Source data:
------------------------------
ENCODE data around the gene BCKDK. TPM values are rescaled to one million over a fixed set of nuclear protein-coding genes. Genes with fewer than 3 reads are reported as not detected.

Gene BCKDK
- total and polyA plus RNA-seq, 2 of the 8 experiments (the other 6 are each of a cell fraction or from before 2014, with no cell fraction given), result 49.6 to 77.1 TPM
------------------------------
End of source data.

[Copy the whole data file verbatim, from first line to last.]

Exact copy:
ENCODE data around the gene BCKDK. TPM values are rescaled to one million over a fixed set of nuclear protein-coding genes. Genes with fewer than 3 reads are reported as not detected.

Gene BCKDK
- total and polyA plus RNA-seq, 2 of the 8 experiments (the other 6 are each of a cell fraction or from before 2014, with no cell fraction given), result 49.6 to 77.1 TPM